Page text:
Armstrong (2007) explain that interviews are important in obtaining detailed conclusion about the perceptions and opinions of a group. They also allow for more detailed and planned questions to be asked and offer a high response rate. Interviews also allow for clarification of ambiguities and incomplete answers can be followed up (Covington, 2008). Unlike other data collection methods that can be interfered with, interviews are not influenced by other groups (Westenholz-Bless & Achola, 2007). However, they can be very time consuming and costly. Also, different interviewer may transcribe and understand interviews in different ways.

Research context

The research design that will be employed in this research is positivist research design by collecting information from different individuals via closed questionnaire and structured interviews. Convenience sampling will be used because participants (auditors) will be from nearby corporations or have their offices in nearby towns.

Samples refers to units that are to be included to represent a population statistically. The sampling methods describes how the unit is chosen. The sampling method to be employed in this research is stratified random sample achieved from a defined group. The group consists of auditors working for various organizations or who have previously worked in organizations.


Problems anticipated:

  • Participants fear providing critical information.
  • Lack of willingness to participate due to lack of time.
  • Unavailable for interviews.

Methods for data analysis

Qualitative – use of questionnaires/interviews

Ensure participants understand the importance of their input: Informing participants that their answers are essential in building an accurate picture of the most effective audit procedures that external auditors might use to effectively assess and respond to risks of asset misappropriation. This will thereby help in designing the suggested framework by the current study to detect material misstatement arising from asset misappropriation. Thus, your cooperation will be highly appreciated.

Confidentiality: Informing participants that personal data will only be accessible to me for research purposes and will not be shared with any other party without your consent. All personal data collected during the current research will be anonymised and participants will be assigned a reference number or code. Data will be stored against this number/code rather than against the names of participants.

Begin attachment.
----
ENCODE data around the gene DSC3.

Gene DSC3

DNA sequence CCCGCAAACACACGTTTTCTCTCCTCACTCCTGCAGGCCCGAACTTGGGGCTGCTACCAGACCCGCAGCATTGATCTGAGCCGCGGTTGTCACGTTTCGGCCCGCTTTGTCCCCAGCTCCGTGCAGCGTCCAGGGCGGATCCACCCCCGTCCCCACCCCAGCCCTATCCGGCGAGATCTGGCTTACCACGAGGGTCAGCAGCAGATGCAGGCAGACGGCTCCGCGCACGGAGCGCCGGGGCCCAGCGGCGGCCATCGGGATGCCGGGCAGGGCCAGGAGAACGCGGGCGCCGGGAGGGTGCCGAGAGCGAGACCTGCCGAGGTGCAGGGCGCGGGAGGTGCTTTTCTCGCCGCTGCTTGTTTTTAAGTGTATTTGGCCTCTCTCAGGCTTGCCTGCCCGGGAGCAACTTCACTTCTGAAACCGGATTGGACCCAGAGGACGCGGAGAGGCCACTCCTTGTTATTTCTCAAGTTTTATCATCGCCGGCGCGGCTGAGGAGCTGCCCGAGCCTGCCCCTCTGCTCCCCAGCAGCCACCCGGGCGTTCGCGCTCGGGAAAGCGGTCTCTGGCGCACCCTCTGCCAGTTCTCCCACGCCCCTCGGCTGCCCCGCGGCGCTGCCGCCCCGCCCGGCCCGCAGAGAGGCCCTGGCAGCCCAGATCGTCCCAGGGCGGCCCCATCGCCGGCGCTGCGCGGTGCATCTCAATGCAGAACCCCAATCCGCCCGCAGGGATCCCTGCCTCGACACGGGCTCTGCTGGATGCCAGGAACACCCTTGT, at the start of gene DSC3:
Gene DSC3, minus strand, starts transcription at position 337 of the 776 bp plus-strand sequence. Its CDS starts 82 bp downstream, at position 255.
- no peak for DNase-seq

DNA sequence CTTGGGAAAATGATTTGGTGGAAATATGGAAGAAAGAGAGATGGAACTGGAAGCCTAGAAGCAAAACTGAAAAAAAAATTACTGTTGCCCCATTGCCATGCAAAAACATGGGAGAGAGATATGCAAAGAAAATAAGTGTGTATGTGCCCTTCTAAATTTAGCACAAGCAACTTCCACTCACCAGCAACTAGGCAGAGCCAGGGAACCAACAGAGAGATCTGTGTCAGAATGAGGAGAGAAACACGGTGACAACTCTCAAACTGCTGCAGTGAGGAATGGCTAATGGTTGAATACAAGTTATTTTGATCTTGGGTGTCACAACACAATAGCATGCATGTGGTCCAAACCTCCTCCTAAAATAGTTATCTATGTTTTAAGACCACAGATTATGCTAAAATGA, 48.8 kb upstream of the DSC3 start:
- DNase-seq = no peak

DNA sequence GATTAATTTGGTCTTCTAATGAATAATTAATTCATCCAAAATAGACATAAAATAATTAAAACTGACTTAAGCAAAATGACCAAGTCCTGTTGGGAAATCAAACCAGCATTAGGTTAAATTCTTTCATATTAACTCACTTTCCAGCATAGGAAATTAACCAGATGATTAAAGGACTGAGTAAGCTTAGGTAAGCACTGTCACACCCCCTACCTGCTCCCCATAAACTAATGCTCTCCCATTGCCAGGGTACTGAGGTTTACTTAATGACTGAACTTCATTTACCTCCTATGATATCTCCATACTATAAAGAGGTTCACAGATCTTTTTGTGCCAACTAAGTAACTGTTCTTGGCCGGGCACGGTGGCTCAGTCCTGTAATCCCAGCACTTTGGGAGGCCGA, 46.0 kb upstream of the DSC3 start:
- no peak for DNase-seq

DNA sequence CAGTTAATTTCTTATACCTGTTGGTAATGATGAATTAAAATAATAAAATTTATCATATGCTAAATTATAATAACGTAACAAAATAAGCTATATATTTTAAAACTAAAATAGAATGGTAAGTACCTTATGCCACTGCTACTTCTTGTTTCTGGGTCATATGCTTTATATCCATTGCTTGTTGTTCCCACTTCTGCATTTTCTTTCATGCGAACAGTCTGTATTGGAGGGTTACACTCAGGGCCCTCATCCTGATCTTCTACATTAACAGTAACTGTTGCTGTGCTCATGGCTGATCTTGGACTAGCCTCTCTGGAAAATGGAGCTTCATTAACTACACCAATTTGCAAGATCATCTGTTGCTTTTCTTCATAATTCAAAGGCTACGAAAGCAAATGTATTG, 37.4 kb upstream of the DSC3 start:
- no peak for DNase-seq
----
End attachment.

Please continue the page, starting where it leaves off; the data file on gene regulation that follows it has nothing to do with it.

The various questions that the research will ask whether respondents agree that certain red flags such a s high level of discounts are effective in detecting asset misappropriation. The researchers will also ask whether the red flags carry equal importance within asset misappropriation categories. In acquiring answers of the above identified questions, among others, the researchers will develop an appreciation of effective framework in audit procedures in order to mitigate corporate fraud and asset misappropriation. Harmoniously, the research will be essential in the formulation of frameworks to detect asset misappropriation and corporate fraud.

Research limitations and direction for future research

The anticipated research limitations include the lack of willingness by participants to share information concerning the inner working of their organizations especially when it comes to financial matters: asset misappropriation/corporate fraud. There may also be the limitations of time since the research is rather extensive. Finding individuals who are willing to participate may also be also be time consuming. In performing the research, there might be a lot of expenses in incurred especially if the researcher is going to visit various organization in different regions as they see for participants. Similarly, a lot of interviews required in order to improve the reliability of findings and conclusions. This may be another reason the expenses might increase.

Other areas for further research development include corruption and bribery within orgnaization. Some audit firms may be corruptible and accepts bribes aand in return present false information in order for the performance of the organization to appeal to key stakeholders. There should be more reaserch in this area in order to devise strategies to ensure that audit firms or external auditors are not bribed by the firms they are auditing.


Provisional work schedule

Timetable for completing the research indicating the tasks necessary

Stage of the research writing process Section/s covered/what to do  

Materials needed

Number of days needed
  STAGE ONE: Reading and research
a) Seek to identify an original, manageable topic Topic on area of interest chosen Work covered in institution/Books on topic used in institution considered  


b) Reading and research into chosen topic Look for literature Books/Credible materials online including journals, peer reviewed articles etc. 3
  STAGE TWO: The detailed plan
a) Construct a detailed plan of the proposal Ensure every section is in the plan: Introduction, Literature review, Methodology/Methods, Research context, Procedure, Methods of data collection, Discussion, Research limitations/Direction for future research  













  STAGE THREE: Initial writing
a) Draft the various sections of the research Draft materials into each section Writing book or paper/ PC/Microsoft word  


b) Undertake additional research where necessary Further research on topic to enrich introduction and literature review etc. Books on topic, journals, peer reviewed articles etc.  


  STAGE FOUR: The first draft
a) Compile and collate sections into first draft After further research, ensure each section has sufficient literature  




b) check the flow of the research Check the flow of literature